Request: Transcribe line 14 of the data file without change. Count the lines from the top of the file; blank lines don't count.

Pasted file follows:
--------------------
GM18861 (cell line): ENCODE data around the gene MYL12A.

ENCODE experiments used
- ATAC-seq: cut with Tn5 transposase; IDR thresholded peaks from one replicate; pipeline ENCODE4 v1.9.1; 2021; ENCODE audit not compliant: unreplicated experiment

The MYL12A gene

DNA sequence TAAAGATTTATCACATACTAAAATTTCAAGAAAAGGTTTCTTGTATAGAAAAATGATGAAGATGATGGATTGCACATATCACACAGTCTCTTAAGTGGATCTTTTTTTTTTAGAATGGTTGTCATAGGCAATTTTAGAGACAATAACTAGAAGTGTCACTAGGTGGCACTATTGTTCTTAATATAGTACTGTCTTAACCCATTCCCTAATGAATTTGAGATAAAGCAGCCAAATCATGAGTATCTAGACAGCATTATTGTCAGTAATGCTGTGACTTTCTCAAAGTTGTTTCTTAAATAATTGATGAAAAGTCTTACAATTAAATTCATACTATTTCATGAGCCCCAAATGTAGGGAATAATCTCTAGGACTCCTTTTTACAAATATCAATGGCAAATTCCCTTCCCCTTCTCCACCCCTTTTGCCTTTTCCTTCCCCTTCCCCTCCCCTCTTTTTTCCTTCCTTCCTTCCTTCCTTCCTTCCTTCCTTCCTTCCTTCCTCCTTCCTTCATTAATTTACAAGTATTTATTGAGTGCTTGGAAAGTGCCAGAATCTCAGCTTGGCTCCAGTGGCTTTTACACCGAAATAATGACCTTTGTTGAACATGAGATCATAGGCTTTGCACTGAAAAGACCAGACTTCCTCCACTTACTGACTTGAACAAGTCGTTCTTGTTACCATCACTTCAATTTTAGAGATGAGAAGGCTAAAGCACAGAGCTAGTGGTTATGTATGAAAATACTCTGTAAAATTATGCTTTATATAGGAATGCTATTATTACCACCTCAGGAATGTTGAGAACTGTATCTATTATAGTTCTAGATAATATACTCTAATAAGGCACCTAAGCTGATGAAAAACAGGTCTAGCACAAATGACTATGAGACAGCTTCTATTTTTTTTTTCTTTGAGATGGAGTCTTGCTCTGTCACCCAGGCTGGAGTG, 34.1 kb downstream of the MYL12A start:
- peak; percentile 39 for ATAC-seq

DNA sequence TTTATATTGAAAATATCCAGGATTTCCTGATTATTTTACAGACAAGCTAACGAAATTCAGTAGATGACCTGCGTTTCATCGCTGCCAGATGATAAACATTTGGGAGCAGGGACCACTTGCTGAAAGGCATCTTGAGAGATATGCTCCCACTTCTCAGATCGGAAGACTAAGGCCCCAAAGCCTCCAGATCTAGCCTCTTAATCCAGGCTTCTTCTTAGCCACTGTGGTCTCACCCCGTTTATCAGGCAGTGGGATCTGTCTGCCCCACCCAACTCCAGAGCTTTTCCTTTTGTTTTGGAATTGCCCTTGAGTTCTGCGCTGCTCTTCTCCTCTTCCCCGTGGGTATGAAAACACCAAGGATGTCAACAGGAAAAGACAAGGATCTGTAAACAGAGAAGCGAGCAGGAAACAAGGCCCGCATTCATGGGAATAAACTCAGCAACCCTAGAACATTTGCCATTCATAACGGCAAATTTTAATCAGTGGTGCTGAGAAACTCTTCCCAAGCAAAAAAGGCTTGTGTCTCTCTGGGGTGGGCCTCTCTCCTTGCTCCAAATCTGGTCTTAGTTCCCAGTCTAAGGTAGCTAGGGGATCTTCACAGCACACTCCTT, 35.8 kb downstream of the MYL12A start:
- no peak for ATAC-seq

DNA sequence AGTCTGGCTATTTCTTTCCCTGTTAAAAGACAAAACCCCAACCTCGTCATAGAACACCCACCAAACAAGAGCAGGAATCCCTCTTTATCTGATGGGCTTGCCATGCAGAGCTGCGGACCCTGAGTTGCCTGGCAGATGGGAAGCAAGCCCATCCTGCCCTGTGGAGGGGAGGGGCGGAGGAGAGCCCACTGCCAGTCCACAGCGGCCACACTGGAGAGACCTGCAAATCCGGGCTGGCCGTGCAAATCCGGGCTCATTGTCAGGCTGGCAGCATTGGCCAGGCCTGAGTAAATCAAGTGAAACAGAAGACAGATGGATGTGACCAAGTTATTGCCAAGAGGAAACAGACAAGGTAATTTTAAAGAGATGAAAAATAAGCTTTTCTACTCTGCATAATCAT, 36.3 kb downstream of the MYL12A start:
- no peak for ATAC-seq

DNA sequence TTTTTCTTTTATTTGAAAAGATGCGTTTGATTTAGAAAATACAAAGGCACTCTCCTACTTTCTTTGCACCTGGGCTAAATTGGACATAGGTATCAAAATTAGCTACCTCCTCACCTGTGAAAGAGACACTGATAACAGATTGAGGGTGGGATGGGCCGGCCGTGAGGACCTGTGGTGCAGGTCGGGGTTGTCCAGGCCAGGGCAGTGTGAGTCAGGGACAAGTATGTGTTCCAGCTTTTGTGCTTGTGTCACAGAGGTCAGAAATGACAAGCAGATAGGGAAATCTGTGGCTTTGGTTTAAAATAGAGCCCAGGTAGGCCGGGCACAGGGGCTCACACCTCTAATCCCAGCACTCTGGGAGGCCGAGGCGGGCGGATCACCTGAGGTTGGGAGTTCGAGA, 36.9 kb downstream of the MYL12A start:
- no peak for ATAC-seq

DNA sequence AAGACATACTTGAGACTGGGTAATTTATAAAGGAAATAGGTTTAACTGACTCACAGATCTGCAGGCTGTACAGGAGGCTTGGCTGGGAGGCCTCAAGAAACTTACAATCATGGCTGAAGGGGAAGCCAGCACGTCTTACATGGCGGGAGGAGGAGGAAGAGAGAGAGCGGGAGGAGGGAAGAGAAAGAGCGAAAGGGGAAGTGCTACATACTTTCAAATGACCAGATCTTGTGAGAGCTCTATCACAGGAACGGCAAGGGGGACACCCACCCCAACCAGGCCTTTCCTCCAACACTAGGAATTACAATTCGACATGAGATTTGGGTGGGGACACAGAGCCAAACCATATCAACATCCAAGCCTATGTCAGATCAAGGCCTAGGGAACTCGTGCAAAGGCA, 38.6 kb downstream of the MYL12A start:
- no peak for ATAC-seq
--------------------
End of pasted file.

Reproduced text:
- no peak for ATAC-seq